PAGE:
right at the end of the shoot.
The weather had changed and I knew the scenes we were shooting
in. It had gone on for days, everyone was very tired, we were
complicated fight scenes. It finally got stupid. You can't shoot
one part of
the action in fine weather and the rest of it in a blinding blizzard,
so I said
Sean Bean's career is now at an almost
frightening ledge on the sheer face of
fame. He has reached the summit of his performance level in British
television. He is highly in demand, he is expensive. And he delivers
audience, but what now? Does the great big U.S. of A beckon?
"Of course, I'd like to act in
international movies. That's where I am now,
wanting to reach the widest possible audience."
But would he take his much loved family
-- his wife is Melanie Hill, an actress
in her own right, and their two children, Lorna six, and Molly
two -- and go
and live in Hollywood? "No, I'd go there for the work but
I'd never buy a house
there. God knows what the surveyor's report would be like after
all them bloody
Sean clearly understands about that
kind of thing. "I once built a wall that
fell down after about two days. Good job I was working for the
His roots are very important to him.
His sister Lorraine is married with a boy
and a girl. Part of his mother Rita's family originally came
from Limerick, his
father Brian's came from Sheffield where Sean was born.
"You can drive out of Sheffield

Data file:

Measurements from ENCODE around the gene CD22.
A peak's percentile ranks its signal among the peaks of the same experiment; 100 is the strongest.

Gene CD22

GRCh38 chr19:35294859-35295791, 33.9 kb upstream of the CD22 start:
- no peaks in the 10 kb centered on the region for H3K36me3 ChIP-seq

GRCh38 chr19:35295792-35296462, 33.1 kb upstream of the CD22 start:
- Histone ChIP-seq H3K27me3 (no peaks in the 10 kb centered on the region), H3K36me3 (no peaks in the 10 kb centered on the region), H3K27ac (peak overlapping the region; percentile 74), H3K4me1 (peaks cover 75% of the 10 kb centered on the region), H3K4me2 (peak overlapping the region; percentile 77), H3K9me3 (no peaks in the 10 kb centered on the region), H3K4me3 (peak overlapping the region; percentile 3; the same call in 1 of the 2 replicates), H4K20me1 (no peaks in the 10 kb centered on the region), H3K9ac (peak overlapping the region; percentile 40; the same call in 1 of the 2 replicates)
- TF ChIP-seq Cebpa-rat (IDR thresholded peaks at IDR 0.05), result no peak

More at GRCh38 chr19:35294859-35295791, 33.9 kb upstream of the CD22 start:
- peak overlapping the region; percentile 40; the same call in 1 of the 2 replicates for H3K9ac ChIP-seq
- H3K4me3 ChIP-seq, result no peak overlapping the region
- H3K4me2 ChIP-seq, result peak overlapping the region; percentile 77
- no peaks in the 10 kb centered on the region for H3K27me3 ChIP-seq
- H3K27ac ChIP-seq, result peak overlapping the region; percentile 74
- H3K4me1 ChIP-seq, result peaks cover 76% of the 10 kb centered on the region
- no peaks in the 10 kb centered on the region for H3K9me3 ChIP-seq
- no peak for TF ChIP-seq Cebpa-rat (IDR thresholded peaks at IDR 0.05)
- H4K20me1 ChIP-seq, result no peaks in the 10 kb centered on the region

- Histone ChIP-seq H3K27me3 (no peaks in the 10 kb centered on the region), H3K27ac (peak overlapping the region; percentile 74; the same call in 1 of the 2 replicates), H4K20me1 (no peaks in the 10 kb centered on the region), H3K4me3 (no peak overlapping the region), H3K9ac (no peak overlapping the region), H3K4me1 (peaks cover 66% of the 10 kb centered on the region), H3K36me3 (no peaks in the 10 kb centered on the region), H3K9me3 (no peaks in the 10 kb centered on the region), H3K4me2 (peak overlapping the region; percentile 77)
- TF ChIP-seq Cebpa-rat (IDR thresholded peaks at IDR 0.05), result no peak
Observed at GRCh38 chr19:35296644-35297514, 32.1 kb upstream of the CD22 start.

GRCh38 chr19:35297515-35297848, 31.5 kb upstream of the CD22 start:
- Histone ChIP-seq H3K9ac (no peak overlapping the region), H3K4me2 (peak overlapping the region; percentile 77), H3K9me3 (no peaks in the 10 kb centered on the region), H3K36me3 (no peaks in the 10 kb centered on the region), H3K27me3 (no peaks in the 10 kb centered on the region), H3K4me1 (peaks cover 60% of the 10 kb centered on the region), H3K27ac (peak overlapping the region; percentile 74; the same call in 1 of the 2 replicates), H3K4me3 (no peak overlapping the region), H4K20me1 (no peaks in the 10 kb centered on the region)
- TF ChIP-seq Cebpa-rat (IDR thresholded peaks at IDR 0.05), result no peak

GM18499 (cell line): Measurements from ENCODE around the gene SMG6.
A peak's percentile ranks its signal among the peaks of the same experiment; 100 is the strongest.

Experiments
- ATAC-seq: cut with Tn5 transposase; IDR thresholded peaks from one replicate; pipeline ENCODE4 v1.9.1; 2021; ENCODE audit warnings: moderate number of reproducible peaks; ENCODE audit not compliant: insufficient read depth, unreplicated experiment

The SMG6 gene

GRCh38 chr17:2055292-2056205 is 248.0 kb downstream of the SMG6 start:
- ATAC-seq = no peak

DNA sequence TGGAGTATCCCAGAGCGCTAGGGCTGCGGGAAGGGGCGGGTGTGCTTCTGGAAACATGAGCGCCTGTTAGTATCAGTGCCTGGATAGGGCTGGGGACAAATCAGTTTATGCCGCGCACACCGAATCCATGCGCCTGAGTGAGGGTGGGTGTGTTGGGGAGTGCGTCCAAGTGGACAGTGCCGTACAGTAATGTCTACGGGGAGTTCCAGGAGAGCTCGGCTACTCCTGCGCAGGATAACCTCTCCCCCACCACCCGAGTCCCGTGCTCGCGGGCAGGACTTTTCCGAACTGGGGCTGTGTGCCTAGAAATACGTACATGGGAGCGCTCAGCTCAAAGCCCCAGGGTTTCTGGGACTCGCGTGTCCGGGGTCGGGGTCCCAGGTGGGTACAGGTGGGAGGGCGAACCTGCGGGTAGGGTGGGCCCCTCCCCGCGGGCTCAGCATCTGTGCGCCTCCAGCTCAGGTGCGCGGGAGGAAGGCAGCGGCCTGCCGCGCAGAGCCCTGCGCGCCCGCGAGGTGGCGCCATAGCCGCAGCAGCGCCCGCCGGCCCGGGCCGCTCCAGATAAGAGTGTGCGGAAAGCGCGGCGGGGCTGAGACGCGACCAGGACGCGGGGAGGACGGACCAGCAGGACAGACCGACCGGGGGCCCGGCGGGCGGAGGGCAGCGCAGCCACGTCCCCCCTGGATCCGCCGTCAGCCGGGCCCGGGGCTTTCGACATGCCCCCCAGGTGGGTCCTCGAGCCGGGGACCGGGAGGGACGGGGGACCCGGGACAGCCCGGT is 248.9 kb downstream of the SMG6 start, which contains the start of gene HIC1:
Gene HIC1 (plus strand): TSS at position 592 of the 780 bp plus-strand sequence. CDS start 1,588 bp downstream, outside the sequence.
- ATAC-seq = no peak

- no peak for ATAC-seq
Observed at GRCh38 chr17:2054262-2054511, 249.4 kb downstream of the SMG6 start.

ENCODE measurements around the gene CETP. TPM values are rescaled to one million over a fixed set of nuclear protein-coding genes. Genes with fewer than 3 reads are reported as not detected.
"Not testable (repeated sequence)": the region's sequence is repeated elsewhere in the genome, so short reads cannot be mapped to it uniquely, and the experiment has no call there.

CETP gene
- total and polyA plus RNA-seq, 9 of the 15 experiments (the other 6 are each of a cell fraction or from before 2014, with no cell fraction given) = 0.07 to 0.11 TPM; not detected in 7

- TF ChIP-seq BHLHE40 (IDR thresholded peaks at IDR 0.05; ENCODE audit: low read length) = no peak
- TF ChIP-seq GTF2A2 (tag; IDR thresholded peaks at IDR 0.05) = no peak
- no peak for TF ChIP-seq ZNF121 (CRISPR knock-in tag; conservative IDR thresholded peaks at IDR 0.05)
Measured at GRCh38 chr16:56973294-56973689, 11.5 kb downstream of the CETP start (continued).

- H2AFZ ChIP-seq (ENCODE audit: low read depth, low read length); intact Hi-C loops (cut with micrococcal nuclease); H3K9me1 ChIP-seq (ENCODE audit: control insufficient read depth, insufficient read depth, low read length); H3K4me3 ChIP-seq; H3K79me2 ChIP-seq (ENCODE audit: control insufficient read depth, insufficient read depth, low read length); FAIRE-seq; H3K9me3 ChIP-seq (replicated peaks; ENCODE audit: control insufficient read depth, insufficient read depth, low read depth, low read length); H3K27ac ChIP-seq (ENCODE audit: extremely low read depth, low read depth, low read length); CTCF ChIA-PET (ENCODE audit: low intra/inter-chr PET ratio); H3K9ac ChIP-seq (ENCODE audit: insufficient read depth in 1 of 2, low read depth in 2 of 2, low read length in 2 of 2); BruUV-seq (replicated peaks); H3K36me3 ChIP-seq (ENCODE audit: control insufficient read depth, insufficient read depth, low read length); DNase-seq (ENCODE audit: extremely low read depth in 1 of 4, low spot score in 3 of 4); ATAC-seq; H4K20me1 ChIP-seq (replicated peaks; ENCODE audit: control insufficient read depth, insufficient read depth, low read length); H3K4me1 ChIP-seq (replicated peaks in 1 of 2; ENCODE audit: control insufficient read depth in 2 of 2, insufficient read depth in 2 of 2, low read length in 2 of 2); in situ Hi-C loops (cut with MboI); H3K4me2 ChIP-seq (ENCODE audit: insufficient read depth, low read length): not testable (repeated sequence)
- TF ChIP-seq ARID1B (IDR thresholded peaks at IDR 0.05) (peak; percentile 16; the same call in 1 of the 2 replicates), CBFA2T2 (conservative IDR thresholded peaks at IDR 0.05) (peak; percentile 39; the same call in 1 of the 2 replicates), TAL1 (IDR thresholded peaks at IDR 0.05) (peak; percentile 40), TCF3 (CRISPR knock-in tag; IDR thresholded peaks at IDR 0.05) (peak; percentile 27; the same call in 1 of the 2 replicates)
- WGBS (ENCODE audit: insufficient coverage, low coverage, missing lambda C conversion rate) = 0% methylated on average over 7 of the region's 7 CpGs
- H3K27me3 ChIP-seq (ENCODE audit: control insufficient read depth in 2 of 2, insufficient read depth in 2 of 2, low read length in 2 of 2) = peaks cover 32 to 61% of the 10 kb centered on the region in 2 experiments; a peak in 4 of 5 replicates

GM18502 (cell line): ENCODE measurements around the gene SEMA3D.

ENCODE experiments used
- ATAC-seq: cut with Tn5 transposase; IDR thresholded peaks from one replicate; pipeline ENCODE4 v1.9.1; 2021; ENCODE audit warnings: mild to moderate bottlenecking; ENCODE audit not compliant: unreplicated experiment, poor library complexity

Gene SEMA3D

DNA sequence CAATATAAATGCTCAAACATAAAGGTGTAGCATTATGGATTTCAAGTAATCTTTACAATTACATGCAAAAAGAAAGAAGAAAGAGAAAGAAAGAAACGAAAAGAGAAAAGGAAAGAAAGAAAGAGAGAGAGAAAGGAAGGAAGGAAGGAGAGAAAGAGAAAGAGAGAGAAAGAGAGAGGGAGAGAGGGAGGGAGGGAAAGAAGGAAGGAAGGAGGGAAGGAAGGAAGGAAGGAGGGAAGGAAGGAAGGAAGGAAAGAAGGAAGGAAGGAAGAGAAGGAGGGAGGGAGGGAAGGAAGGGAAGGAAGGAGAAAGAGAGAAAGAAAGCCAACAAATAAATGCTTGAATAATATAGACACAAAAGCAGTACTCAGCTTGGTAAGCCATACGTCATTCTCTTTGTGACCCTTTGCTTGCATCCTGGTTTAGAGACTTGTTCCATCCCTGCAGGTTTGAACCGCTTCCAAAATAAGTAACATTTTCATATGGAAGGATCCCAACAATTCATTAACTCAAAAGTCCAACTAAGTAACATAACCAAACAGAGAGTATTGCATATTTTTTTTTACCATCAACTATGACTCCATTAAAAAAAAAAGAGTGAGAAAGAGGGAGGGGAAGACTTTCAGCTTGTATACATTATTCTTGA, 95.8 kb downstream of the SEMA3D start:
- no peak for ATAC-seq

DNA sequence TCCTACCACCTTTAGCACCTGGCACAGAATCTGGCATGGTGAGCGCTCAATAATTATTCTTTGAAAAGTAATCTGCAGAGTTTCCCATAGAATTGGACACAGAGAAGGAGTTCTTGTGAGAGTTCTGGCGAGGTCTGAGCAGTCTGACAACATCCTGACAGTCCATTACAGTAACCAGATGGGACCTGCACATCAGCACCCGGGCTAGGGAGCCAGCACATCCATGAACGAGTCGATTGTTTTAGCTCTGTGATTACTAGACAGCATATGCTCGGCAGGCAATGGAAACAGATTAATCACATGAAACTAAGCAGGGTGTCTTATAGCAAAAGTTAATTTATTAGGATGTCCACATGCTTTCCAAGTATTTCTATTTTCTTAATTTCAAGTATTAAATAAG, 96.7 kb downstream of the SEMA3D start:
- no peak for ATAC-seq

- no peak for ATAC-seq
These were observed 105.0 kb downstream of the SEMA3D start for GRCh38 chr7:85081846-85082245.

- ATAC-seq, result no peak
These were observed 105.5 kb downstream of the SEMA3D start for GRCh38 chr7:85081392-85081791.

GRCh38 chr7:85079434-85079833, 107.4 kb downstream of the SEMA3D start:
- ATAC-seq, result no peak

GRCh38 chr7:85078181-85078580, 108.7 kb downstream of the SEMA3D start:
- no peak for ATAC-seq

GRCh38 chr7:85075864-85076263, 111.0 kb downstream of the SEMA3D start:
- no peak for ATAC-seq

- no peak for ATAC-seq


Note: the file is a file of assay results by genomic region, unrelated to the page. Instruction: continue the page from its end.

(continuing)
and in 10 minutes you're in the country. I know
there's Hampstead Heath near here, but it's not quite the same
thing, is it?
I've good friends here, but the people I've grown up with, my
school, well, it's different. And the thing about the north is
aren't bothered about what you do. I was in this pub one day
and this lad was
reading a newspaper. I could see he was looking at photographs
of me. I carried
on drinking my pint and then he noticed me. He said, 'Hey, that's
it.' And he held up the paper and showed it around to everyone.
I didn't mind.
It was all good-hearted. A bit of fun. We had a laugh and then
they let me get
on with my drink.
"I was brought up in that kind
of atmosphere, you can't put on airs and graces.
My mam used to be a secretary, but she stopped work when we were
born, until we
were about eight or nine. My dad runs his own steel fabrication
manufacturing gear wheels and plant machinery. If anything taught
me to grow
up, it was working there. I was working with a lot of good blokes